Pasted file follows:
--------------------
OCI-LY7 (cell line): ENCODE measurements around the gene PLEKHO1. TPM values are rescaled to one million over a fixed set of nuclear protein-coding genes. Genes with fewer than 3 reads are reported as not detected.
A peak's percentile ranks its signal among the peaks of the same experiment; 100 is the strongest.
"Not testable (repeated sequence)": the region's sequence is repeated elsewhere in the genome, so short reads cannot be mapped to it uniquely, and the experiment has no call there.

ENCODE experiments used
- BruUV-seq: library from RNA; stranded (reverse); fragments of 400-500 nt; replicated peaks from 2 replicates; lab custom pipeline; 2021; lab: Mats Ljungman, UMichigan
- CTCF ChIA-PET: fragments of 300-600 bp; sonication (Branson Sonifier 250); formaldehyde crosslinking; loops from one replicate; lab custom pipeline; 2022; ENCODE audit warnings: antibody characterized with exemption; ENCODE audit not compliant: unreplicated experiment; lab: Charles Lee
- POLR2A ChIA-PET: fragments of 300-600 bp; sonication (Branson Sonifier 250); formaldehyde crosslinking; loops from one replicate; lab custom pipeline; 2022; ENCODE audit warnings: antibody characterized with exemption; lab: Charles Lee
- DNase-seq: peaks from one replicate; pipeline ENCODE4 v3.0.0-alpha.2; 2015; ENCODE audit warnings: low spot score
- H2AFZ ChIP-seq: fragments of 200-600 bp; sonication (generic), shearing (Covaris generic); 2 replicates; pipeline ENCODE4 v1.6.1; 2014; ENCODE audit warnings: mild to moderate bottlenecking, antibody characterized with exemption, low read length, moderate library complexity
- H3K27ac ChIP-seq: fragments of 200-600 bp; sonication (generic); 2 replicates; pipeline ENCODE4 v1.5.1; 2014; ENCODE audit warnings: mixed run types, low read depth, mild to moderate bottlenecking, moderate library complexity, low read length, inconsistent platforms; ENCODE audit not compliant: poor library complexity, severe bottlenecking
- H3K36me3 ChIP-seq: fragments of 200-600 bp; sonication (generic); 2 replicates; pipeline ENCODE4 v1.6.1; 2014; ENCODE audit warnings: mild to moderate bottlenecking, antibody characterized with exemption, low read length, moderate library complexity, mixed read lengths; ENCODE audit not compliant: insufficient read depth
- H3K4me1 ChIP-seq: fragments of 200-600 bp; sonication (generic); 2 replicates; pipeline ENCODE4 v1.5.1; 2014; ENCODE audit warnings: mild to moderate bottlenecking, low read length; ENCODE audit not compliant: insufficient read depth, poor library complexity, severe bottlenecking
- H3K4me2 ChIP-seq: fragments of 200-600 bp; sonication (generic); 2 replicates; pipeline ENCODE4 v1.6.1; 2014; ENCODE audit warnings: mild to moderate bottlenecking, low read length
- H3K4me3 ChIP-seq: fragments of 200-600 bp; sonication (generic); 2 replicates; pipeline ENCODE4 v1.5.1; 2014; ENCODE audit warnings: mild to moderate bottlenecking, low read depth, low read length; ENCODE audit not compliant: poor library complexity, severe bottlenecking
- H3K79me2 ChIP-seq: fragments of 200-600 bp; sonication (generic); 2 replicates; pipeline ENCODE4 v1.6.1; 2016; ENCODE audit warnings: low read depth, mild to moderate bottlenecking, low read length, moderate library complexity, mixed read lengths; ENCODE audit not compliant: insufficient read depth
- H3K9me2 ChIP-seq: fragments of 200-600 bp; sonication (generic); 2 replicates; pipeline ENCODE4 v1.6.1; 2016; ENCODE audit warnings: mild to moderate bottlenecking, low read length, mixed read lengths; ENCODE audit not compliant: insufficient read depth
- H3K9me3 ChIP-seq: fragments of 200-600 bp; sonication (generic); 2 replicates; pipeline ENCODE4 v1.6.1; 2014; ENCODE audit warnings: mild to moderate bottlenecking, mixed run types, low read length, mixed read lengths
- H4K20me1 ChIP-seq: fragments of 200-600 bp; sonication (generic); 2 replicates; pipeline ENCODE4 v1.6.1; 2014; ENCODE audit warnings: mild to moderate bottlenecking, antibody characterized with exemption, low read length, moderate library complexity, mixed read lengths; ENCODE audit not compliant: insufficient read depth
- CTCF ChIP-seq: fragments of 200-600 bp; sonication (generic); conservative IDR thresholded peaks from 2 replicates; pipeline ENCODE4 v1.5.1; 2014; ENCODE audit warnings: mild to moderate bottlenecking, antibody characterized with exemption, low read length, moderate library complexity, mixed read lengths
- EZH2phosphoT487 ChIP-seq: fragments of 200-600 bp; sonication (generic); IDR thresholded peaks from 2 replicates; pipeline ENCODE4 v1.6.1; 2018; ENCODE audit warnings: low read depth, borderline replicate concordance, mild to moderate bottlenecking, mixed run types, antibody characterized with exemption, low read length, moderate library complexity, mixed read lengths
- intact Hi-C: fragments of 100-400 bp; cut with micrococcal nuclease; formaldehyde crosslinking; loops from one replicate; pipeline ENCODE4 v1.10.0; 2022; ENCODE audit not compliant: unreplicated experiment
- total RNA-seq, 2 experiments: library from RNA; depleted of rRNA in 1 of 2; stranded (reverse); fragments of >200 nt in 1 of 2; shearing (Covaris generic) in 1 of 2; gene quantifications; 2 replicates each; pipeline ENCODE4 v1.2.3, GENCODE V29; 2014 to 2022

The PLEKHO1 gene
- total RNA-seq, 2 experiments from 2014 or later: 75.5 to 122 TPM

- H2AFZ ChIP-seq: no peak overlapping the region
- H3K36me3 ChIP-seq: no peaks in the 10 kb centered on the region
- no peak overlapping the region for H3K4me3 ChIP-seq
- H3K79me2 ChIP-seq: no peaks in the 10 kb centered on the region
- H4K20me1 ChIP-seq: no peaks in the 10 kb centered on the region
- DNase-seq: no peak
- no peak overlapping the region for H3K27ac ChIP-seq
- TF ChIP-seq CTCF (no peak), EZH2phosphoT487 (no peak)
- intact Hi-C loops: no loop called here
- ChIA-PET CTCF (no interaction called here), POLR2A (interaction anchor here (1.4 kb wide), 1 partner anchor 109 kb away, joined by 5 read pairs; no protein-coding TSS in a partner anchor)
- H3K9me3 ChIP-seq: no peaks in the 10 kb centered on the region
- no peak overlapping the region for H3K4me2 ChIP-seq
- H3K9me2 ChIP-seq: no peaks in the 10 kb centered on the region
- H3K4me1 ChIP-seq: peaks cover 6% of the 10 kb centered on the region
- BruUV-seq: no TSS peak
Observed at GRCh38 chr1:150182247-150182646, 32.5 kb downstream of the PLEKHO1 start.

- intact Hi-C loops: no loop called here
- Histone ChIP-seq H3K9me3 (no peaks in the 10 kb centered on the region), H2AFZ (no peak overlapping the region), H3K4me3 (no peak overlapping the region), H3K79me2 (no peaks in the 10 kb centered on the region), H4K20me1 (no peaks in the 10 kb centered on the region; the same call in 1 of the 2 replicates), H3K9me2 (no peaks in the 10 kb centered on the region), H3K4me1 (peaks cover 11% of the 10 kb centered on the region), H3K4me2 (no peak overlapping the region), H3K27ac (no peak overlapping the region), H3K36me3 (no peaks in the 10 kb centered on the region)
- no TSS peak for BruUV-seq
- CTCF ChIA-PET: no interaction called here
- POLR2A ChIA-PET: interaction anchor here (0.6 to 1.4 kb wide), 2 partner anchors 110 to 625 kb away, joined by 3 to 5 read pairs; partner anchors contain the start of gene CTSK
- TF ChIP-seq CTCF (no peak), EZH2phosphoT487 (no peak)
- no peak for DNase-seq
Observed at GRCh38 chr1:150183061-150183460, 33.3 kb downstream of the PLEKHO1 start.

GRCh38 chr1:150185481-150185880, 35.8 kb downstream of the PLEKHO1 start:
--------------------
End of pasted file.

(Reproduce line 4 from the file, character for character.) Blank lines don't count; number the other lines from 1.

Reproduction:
ENCODE experiments used